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Highway report shows where Americans rack up the miles

Highway report shows where Americans rack up the miles

In 2011, people drove more than 84.7 billion miles on California interstate highways. That's more than 900 times the distance from Earth to the Sun, and it makes the Golden State's highways the nation's busiest. Overall, our nation's interstate highways saw vehicles traveling 2.95 trillion miles in 2011. That's nearly double the number of highway miles traveled in 1980.

You can find these data and more in the Federal Highway Administration's “U.S. Interstate Traffic Volume Analysis.” In addition to State totals, the report released last week also shows vehicle miles traveled on individual highways. America's busiest interstate? Not surprisingly, it's California's I-5, which saw drivers rack up 21.4 billion miles in 2011. In fact, the nation's next two busiest highway segments are also in California--the I-10 and I-110--and the Los Angeles section of I-405 leads the way among city highways.

While these facts might help you impress your friends or score some points in a trivia contest, for State DOTs and highway planners, they are much more valuable. Knowing where vehicles are traveling helps highway departments focus their resources more effectively. As U.S. Transportation Secretary Anthony Foxx said, “Better information means cities and states can more efficiently target congestion and help people get home from work faster.”

Blue-washed photo of a busy California highway

The new analysis also indicates "Mean Pavement Roughness" for each roadway, and that can help planners prioritize highway maintenance for improved safety and reduced bottlenecks. As FHWA Administrator Victor Mendez said, “Analysis of the nation’s traffic patterns and areas of changing traffic volume will lead to safer, less congested roads and greater mobility for all Americans.”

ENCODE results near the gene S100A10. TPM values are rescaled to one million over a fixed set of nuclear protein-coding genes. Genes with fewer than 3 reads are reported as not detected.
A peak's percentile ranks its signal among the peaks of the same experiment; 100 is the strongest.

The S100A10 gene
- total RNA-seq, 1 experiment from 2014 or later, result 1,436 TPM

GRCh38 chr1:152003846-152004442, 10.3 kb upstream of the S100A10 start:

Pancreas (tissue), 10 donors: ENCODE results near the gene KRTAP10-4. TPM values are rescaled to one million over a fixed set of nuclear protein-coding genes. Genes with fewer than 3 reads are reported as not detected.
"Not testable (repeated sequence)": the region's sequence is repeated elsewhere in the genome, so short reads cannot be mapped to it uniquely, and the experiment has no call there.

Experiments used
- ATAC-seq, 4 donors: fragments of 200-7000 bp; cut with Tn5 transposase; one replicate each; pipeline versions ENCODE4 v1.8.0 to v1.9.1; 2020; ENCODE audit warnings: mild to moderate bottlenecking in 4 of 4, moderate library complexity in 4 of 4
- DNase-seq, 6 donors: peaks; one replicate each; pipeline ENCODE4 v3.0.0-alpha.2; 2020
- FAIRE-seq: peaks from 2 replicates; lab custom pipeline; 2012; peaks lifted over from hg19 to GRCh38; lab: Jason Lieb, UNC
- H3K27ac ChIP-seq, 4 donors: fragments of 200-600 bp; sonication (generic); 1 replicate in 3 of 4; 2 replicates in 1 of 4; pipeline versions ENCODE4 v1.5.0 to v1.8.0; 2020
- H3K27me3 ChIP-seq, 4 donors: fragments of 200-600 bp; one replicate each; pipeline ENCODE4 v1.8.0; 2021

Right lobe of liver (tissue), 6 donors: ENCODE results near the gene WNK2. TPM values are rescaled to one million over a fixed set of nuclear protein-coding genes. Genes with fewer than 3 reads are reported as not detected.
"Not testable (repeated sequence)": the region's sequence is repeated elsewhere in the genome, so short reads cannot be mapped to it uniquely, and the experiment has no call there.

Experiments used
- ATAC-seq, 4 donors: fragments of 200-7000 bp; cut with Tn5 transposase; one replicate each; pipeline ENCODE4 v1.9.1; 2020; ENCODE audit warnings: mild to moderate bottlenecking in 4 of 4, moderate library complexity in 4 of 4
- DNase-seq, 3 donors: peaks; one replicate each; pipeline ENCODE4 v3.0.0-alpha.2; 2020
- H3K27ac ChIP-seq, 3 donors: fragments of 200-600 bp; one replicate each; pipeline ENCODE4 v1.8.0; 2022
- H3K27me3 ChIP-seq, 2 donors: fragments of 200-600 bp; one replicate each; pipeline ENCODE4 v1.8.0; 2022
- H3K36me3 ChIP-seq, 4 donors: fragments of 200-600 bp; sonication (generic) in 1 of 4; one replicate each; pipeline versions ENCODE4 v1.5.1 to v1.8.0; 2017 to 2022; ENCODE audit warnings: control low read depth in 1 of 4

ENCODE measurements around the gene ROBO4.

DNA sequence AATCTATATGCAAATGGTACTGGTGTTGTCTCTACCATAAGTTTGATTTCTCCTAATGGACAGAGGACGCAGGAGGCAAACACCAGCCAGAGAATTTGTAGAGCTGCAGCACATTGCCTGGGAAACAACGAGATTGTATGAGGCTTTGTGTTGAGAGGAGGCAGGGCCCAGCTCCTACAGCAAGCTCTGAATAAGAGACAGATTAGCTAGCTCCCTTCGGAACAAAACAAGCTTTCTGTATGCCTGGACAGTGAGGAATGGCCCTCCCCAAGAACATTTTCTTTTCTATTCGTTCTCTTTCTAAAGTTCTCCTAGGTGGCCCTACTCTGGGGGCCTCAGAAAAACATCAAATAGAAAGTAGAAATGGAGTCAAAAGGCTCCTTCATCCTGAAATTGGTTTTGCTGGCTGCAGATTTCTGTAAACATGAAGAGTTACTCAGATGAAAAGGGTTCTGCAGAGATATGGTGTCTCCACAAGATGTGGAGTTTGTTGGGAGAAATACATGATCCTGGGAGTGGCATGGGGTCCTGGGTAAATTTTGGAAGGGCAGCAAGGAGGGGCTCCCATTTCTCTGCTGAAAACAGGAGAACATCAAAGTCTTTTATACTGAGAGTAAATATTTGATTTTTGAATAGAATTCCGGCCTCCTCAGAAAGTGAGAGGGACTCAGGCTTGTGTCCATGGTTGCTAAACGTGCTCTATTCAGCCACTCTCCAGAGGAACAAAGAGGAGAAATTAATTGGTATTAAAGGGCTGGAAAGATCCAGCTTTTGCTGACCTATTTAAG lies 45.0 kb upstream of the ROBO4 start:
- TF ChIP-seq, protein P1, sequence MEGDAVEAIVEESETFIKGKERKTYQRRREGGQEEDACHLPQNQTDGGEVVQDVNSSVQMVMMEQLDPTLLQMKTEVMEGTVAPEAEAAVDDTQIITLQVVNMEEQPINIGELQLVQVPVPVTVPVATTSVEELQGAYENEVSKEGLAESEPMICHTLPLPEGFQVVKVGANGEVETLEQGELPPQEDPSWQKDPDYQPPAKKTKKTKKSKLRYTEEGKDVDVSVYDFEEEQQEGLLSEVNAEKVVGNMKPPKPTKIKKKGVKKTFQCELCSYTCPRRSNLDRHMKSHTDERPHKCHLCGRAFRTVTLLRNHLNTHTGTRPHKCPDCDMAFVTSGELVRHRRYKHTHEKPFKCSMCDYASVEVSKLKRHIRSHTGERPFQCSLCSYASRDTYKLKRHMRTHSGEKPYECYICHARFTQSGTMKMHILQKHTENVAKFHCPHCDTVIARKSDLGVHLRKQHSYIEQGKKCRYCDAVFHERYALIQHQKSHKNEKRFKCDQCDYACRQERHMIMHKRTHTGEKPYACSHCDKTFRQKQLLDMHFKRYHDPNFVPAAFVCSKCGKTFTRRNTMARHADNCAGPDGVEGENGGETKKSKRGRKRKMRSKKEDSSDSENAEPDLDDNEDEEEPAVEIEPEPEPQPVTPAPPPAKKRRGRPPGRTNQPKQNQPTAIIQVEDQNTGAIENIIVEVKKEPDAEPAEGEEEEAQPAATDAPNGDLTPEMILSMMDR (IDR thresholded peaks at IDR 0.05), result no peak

Improved safety and increased mobility--that's what DOT is all about, and the FHWA's Interstate Analysis is one more tool to help us work toward those important goals.

You can see data for your state in the FHWA's Interstate Brief.

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Interesting data. It's worth pointing out that California accounts for about 12% of national vehicle miles traveled -- but it also accounts for about 12% of national population. So it's actually a perfect representation of the national average in terms of travel per person.

The figures highlighted in the Secretary’s blog are neither trivial nor a subject for lighthearted conversation. The “doubling of highway miles traveled in 30 years” is conveyed as a proud accomplishment, but screams out for context. How much did population grow over the same period, are there other critical factors – e.g. women entering the workforce, the need to reduce energy consumption, or a recent trend away from driving – that make sense of the data? Knowing where congestion is happening is like a Doctor knowing where to operate to heal a patient. It tells us virtually nothing about the proper treatment. Increased safety and mobility may be “what the DOT is all about”. But real mobility, for all Americans, is so much more than highway miles traveled – which by definition can’t be traveled by bike or on foot, and doesn’t capture the efficiency of buses and carpools. If we all want to get home faster and we also want to be able to breathe, the solution is land use and development, and better transit and bicycling/walking options, all of which reduce the need to travel on highways every day. Transit for Livable Communities urges the Secretary to use these data as yet more evidence of the sustainable investments we must make now.

knowledge is power :-) Put it to good use-
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